At this time the institute at Leipzig, directed by the eminent Wilhelm Ostwald, was world famous for its contributions to physics and physical chemistry. Students flocked there, particularly from the United Kingdom and the United States. Indeed, the institute was more renowned outside Germany than within, since at the time, German chemists concentrated on organic chemistry and many were hostile to the kind of chemistry done by Ostwald and his associates. Of the American chemists who were at Leipzig at about that time, eleven were later elected to membership in the National Academy of Sciences (Wilder D. Bancroft, William C. Bray, Frederick G. Cottrell, George A. Hulett, Arthur B. Lamb, G. N. Lewis, S. C. Lind, A. A. Noyes, T. W. Richards, E. C. Sullivan, and Willis R. Whitney), and six became presidents of the American Chemical Society (Bancroft, Lamb, Lind, Noyes, Richards, and Whitney).
In 1903, when Lind arrived in Leipzig, Ostwald's personal influence was on the decline, but he had two distinguished associates, Professors Robert Luther and Max Bodenstein. Most of the students went first to Luther for guidance, and he advised Lind to approach Bodenstein as a possible research director. In doing so Lind made a mistake, due to his limited knowledge of the language. He had intended to say, "Herr Dr. Luther hat mich empfohlen Sie zu besuchen (has advised me to see you)," but said instead, "hat mich befohlen (has ordered me)." He at once recognized his mistake and was embarrassed, but Bodenstein was amused, and later enjoyed telling the story. The two had a most profitable association, and got on well except for one unfortunate incident. Lind was boiling chromic acid, a highly corrosive liquid, and Bodenstein entered wearing for the first time a new, elegant spring suit. The beaker cracked, spilling acid over the suit, and Bodenstein only escaped serious injury by quickly dousing himself with water. Bodenstein was at first angry with Lind, but soon realized that he was in no way to blame. Frau Bodenstein later told Lind that the suit had been reduced to shreds.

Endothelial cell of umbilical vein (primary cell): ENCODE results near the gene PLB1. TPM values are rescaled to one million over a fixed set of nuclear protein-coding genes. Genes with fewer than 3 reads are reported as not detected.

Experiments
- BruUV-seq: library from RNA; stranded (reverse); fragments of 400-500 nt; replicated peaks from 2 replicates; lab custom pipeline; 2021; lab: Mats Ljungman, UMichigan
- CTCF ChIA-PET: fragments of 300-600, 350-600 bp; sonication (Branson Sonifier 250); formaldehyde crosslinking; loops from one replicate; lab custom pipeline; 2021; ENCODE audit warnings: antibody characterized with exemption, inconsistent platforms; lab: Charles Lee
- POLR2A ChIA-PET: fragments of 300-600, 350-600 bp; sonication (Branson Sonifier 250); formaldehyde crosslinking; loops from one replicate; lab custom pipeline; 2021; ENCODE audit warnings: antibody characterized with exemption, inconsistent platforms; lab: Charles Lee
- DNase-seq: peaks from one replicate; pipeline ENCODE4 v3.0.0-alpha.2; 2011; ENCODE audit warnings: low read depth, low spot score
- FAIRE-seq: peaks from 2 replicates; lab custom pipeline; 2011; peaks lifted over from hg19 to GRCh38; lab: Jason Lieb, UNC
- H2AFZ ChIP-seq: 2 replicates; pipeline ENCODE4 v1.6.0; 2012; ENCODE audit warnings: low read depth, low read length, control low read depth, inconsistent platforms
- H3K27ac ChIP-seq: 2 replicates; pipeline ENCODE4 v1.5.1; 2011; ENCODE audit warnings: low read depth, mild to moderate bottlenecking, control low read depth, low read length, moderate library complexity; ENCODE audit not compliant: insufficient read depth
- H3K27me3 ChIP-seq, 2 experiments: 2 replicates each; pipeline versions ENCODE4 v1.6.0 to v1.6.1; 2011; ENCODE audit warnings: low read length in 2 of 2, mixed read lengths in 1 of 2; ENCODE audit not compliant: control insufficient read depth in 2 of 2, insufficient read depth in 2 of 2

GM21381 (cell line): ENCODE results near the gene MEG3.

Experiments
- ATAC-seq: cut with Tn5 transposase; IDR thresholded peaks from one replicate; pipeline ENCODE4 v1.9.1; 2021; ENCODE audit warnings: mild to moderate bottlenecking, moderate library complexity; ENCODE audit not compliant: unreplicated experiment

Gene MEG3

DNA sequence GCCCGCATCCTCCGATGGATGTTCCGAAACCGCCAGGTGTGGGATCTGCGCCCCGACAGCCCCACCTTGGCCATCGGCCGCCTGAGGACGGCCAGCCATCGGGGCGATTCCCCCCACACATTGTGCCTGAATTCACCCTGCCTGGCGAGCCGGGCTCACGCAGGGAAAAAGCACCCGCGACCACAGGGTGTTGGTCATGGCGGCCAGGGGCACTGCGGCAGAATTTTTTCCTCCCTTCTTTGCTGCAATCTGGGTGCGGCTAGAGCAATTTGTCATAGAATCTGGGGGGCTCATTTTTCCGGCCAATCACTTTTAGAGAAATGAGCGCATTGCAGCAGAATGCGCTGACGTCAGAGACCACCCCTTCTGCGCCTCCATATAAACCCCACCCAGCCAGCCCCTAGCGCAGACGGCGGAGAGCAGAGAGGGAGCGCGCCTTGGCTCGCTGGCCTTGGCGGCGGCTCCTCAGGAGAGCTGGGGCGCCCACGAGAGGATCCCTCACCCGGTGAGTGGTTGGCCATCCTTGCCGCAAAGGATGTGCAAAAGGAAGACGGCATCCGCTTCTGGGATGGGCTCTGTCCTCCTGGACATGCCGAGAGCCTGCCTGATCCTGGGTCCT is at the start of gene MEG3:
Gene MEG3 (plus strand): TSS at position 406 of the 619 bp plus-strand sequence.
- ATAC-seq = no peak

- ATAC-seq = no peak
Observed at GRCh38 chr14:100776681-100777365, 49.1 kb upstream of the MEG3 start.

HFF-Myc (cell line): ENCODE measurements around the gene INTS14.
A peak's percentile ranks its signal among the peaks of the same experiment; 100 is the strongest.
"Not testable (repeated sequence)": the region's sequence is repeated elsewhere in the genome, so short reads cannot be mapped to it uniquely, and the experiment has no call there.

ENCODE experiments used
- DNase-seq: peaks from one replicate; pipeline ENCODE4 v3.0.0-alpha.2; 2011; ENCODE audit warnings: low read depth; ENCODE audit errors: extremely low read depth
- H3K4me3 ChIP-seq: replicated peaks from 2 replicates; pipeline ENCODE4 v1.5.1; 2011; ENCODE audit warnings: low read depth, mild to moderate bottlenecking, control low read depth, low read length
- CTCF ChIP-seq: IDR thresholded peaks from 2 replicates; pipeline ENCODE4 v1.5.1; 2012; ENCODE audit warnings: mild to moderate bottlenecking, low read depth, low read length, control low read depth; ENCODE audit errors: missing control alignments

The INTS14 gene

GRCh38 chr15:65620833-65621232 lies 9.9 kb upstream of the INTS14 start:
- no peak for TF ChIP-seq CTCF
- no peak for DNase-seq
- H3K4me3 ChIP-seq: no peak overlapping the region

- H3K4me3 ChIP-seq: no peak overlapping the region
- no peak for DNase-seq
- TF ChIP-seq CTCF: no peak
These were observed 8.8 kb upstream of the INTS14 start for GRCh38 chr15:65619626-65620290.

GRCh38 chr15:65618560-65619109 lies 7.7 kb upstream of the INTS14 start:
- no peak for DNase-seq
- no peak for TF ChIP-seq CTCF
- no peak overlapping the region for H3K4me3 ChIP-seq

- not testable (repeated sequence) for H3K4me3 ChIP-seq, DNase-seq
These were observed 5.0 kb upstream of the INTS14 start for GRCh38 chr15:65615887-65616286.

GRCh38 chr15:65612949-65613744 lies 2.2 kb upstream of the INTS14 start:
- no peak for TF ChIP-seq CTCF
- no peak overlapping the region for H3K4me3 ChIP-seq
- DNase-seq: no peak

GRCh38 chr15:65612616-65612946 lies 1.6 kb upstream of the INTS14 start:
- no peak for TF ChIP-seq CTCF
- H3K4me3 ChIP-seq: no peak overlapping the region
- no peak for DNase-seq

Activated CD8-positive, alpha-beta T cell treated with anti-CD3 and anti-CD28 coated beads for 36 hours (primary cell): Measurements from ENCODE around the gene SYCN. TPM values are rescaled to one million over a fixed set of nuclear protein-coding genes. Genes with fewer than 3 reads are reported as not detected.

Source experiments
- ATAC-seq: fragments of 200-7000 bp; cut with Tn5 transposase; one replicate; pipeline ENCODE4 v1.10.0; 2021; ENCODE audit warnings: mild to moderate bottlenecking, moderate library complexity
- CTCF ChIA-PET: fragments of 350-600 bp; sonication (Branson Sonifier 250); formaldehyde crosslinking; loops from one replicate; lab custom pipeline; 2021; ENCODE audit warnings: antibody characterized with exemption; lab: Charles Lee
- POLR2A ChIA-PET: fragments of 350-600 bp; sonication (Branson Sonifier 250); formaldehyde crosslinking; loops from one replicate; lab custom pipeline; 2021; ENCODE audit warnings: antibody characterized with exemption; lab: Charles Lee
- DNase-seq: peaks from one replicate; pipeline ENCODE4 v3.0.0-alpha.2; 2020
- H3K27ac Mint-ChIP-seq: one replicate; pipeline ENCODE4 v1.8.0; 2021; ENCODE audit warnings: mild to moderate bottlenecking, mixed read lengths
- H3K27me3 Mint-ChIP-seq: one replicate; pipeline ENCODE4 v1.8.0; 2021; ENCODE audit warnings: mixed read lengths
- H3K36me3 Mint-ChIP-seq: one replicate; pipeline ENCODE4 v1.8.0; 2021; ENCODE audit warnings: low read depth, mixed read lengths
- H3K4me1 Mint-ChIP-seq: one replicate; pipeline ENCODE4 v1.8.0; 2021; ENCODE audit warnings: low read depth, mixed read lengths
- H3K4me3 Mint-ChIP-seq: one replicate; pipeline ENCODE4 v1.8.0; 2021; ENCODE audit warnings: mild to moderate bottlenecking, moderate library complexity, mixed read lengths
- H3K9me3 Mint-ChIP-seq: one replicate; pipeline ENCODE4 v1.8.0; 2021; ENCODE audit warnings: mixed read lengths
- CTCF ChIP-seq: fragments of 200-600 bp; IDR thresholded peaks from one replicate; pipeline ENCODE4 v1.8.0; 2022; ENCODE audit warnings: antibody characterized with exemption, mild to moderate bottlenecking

Lind's first research with Bodenstein was on the kinetics of the reaction between hydrogen and chlorine, but they abandoned the work on finding that there were serious experimental difficulties (which were not to be resolved until some years later). Bodenstein had already made important investigations on the reaction between hydrogen and iodine, which had proved to be much easier to handle; the rate of the reaction is directly proportional to the concentrations of hydrogen and of iodine (in the language of kinetics, the reaction is second-order). Bodenstein and Lind then turned their attention to the reaction between hydrogen and bromine, and found that satisfactory measurements of the rates could be made under a variety of conditions of temperature and reactant concentrations. The reaction was not, however, of the second order. The rate was proportional to the concentration of hydrogen, but not to the concentration of bromine; instead it was proportional to its square root. They also found that the reaction is inhibited (i.e., its rate is reduced) by the product of the reaction, hydrogen bromide. Their work led them to a fairly simple equation for the rate of reaction as a function of concentrations.